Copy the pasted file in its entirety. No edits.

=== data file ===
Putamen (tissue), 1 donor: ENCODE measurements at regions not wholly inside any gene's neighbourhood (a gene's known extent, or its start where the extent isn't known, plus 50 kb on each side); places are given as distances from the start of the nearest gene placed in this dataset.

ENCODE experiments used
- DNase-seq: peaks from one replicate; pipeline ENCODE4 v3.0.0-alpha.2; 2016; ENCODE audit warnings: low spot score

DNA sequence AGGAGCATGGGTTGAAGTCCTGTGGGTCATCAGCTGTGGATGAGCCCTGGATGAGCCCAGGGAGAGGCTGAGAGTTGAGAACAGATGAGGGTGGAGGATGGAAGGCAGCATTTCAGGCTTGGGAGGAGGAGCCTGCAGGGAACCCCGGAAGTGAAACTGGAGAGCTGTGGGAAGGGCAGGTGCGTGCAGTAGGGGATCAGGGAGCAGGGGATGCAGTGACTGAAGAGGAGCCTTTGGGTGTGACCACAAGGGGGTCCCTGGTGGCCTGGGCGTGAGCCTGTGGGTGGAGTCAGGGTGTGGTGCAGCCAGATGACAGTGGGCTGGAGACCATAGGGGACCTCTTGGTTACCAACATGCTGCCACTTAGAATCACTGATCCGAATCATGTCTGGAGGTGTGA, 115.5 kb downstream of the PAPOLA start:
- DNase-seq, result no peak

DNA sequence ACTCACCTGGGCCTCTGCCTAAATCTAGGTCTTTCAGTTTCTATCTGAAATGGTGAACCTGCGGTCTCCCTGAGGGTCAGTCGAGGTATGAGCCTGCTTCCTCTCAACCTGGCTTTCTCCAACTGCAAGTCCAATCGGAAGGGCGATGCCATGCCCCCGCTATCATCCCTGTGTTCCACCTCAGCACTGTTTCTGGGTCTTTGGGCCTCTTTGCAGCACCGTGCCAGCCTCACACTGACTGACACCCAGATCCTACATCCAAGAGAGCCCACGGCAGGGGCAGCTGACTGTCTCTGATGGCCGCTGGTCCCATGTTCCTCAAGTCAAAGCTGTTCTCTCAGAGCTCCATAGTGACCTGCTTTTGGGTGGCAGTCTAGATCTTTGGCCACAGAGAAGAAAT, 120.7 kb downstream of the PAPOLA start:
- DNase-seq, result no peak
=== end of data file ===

Putamen (tissue), 1 donor: ENCODE measurements at regions not wholly inside any gene's neighbourhood (a gene's known extent, or its start where the extent isn't known, plus 50 kb on each side); places are given as distances from the start of the nearest gene placed in this dataset.

ENCODE experiments used
- DNase-seq: peaks from one replicate; pipeline ENCODE4 v3.0.0-alpha.2; 2016; ENCODE audit warnings: low spot score

DNA sequence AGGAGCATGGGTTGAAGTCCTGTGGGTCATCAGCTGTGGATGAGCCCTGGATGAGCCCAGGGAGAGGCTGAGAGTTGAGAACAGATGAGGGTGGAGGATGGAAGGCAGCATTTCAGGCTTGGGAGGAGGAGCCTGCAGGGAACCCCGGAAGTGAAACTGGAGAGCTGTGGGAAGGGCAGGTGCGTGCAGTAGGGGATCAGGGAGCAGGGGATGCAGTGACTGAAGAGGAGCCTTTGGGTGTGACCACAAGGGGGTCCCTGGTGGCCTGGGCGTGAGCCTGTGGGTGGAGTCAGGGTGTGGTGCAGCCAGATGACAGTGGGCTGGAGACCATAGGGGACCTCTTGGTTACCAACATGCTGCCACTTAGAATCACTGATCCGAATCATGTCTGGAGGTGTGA, 115.5 kb downstream of the PAPOLA start:
- DNase-seq, result no peak

DNA sequence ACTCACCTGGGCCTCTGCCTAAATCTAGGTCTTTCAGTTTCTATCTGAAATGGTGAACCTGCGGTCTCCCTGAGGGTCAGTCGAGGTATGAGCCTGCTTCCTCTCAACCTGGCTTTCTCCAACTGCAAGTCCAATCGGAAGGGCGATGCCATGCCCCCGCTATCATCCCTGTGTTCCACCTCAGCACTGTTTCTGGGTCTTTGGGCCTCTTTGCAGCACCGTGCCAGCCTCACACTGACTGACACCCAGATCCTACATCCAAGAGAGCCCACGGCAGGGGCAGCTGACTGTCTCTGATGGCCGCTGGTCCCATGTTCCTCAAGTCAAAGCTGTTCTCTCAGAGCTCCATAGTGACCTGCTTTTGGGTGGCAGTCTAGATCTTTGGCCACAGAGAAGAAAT, 120.7 kb downstream of the PAPOLA start:
- DNase-seq, result no peak